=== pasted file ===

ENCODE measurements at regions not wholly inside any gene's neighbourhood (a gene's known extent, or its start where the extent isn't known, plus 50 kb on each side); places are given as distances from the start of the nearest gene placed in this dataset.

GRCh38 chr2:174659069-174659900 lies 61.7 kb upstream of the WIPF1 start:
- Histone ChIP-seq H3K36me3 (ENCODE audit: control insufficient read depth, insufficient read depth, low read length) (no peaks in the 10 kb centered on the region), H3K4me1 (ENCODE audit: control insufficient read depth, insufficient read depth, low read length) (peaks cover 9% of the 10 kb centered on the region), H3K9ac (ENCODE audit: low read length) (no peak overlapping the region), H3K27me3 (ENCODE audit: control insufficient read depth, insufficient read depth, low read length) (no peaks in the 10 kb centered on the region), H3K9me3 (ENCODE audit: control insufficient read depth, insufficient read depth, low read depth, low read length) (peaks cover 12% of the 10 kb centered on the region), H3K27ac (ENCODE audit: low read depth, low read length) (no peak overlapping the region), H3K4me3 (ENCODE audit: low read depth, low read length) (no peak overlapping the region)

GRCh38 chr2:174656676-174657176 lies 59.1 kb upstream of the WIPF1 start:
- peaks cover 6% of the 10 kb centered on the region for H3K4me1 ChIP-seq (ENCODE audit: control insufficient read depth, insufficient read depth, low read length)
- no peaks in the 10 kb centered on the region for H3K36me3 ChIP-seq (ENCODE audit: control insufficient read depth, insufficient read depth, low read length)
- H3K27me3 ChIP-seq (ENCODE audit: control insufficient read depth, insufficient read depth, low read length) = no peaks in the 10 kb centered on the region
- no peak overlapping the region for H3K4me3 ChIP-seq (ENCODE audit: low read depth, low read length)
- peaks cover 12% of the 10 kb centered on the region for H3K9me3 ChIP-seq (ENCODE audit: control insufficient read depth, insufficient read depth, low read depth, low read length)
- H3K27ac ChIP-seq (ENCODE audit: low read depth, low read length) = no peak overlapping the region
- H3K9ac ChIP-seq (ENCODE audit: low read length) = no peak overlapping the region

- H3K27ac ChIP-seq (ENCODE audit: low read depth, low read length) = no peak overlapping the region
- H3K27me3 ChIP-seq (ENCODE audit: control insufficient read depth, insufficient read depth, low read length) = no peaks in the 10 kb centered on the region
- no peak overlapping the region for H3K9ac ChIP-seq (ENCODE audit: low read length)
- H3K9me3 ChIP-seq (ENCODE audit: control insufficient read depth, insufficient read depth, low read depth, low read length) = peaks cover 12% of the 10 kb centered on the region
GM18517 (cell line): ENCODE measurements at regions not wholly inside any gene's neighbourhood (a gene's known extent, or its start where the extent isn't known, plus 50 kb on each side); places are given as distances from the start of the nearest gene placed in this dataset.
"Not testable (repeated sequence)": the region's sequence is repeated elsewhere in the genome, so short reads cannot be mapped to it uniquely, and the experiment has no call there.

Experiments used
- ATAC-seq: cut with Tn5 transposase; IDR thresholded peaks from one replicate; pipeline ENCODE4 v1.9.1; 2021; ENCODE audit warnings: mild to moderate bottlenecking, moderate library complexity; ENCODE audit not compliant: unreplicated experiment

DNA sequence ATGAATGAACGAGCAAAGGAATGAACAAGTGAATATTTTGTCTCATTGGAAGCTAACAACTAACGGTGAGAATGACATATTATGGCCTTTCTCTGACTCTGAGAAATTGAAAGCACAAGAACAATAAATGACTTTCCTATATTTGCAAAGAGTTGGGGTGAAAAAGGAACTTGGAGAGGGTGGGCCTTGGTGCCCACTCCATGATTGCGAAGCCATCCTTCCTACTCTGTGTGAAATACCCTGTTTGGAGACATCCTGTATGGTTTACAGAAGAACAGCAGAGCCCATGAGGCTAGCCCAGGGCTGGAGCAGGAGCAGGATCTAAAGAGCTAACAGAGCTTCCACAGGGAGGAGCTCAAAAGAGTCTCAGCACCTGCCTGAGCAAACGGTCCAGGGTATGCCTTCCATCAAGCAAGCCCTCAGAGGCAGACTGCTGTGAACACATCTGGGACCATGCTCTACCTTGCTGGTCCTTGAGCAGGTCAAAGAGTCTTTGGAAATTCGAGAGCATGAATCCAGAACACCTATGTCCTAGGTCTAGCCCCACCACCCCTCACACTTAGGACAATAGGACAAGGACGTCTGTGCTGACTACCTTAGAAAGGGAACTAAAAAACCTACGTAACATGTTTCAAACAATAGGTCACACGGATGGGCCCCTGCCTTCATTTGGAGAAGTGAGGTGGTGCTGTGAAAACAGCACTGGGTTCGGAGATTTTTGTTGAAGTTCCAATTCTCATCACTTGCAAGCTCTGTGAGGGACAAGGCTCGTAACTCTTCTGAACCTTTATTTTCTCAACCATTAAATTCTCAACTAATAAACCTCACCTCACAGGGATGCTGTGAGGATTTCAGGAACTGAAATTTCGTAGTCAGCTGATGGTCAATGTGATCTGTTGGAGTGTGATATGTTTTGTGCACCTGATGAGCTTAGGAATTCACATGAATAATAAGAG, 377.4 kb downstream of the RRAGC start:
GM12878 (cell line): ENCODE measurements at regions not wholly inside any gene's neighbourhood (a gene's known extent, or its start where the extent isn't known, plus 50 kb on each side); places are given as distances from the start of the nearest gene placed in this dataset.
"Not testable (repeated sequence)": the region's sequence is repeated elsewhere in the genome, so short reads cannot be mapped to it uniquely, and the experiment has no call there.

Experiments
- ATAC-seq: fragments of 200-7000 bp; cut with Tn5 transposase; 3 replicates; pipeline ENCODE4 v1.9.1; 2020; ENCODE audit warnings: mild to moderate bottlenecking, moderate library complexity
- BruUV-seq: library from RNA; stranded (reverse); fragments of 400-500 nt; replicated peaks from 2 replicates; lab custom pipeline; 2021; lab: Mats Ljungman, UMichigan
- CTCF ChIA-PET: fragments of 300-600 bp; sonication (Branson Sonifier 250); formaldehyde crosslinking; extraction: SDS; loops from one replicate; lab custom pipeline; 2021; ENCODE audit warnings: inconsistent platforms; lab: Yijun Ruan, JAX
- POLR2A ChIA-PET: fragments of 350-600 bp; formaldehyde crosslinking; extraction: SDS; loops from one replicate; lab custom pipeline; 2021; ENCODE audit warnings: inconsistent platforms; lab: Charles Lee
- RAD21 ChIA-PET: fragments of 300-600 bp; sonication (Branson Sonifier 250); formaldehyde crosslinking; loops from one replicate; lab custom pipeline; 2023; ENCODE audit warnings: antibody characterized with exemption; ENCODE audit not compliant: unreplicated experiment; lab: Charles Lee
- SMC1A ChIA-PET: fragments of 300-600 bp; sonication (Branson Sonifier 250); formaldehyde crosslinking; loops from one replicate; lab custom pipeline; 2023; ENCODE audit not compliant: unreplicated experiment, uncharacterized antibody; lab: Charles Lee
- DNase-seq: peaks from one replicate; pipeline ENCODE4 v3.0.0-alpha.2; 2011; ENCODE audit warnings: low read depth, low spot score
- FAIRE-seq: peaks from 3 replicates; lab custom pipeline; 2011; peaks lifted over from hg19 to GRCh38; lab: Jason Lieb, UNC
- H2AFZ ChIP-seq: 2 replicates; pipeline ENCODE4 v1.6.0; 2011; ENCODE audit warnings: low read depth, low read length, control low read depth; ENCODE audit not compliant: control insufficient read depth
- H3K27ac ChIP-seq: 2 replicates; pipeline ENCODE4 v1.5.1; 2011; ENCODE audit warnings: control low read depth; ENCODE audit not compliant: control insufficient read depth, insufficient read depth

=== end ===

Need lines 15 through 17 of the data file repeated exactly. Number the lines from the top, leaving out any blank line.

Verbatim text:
- H3K9me3 ChIP-seq (ENCODE audit: control insufficient read depth, insufficient read depth, low read depth, low read length) = peaks cover 12% of the 10 kb centered on the region
GM18517 (cell line): ENCODE measurements at regions not wholly inside any gene's neighbourhood (a gene's known extent, or its start where the extent isn't known, plus 50 kb on each side); places are given as distances from the start of the nearest gene placed in this dataset.
"Not testable (repeated sequence)": the region's sequence is repeated elsewhere in the genome, so short reads cannot be mapped to it uniquely, and the experiment has no call there.